The season for summer getaways is fast approaching. But for those who are still wet behind the ears in a new position, is vacation really a possibility? Some companies have a clear policy of when an employee can cash in on paid time off, while others are more vague. We asked the experts just how soon is too soon when you’re a recent hire.
The first ninety days at a company are usually a trial period when the employee gets situated. In most cases, paid time off is accrued after that. “For this reason, it is generally advisable to not take a lengthy vacation, more than two days off, for at least six months. Even better – wait until you have completed your first year at your new job,” suggests Lahle Wolfe, writer for About.com’s Guide to Women in Business.
If you have travel plans prior to starting, it’s best to be upfront about it. “If you know you have a major vacation planned when you receive a job offer, it’s best to be honest about it with the hiring manager,” says Lori Hourigan, Regional Manager for staffing firm Robert Half. “If you explain the situation and give enough advanced notice, most supervisors will try to accommodate your existing plans.”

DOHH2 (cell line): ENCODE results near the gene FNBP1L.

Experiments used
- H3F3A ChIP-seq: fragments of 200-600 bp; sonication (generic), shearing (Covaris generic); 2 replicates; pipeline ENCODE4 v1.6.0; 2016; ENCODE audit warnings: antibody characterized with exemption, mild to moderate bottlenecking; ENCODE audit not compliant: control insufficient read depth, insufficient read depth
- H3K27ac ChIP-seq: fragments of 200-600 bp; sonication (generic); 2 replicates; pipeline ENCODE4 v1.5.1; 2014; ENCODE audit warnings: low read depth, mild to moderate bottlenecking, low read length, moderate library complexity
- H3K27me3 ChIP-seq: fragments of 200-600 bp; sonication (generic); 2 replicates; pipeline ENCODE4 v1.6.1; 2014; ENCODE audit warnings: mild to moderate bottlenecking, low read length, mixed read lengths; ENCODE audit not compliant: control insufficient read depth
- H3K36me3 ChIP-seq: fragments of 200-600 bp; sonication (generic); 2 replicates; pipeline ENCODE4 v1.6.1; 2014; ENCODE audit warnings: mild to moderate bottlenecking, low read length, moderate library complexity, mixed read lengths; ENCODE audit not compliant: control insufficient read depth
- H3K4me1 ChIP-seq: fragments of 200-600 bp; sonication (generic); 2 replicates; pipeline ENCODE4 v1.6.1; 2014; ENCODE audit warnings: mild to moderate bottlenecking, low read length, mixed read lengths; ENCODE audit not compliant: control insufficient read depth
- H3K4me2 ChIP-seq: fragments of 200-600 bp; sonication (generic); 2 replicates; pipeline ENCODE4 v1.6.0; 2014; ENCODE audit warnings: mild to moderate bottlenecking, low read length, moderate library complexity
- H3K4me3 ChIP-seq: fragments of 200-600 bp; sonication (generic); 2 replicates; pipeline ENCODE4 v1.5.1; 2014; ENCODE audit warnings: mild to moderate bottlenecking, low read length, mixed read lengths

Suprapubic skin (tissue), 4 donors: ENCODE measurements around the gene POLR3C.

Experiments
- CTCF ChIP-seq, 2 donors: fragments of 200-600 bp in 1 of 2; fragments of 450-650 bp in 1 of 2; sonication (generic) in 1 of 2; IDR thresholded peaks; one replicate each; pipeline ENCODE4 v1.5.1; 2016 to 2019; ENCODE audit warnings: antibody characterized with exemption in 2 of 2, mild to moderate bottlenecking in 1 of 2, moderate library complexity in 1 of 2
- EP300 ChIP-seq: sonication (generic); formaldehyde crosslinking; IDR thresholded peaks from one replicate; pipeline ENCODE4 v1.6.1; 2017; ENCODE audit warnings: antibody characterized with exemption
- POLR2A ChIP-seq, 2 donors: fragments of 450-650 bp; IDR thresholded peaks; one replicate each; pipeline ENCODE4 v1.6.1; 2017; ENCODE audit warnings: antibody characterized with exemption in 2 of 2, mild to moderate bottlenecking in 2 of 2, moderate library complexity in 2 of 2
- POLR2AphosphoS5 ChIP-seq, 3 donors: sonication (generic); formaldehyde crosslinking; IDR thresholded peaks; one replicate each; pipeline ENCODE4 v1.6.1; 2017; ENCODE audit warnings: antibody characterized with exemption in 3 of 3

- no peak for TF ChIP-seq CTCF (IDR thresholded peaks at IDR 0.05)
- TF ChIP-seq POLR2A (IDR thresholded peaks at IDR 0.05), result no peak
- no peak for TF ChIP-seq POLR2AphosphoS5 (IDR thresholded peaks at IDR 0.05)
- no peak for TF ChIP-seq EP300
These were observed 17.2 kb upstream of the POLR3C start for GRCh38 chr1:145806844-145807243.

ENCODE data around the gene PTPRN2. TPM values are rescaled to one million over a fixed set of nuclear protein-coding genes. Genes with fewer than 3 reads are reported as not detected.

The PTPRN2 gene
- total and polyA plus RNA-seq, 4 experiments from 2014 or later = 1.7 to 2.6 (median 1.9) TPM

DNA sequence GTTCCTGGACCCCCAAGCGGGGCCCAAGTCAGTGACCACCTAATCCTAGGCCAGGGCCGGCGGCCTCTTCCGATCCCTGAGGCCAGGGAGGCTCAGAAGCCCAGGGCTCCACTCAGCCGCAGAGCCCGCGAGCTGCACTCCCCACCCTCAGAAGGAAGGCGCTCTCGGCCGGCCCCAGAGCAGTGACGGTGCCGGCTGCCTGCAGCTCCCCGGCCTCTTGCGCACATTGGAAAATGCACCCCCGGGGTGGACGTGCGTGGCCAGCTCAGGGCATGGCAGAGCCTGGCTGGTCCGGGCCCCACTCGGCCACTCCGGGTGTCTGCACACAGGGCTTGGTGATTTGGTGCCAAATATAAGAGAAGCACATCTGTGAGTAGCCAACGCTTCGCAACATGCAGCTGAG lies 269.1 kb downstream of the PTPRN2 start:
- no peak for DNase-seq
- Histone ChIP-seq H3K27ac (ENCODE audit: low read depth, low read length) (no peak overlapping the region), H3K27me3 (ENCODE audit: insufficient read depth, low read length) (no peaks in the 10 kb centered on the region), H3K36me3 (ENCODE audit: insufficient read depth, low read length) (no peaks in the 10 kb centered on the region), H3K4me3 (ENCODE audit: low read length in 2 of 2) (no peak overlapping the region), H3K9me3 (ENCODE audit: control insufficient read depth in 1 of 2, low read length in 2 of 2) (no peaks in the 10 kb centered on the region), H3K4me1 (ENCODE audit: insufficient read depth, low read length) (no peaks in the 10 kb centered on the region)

When you don’t have pre-standing plans it’s important to go into vacation negotiation delicately. “If you must ask at the start of your new job, be thoughtful in not requesting time off during a crunch period,” Tina I. Hamilton, Professional in Human Resources, president and CEO of hireVision Group, Inc. “And defer to the vacation requests of more tenured staff whenever possible. These considerations will pay off for you in the long run, and as you get established, your peers will do the same for you.” Make yourself comfortable at work, live it up when the weekends come, and start planning an outstanding vacation for next year.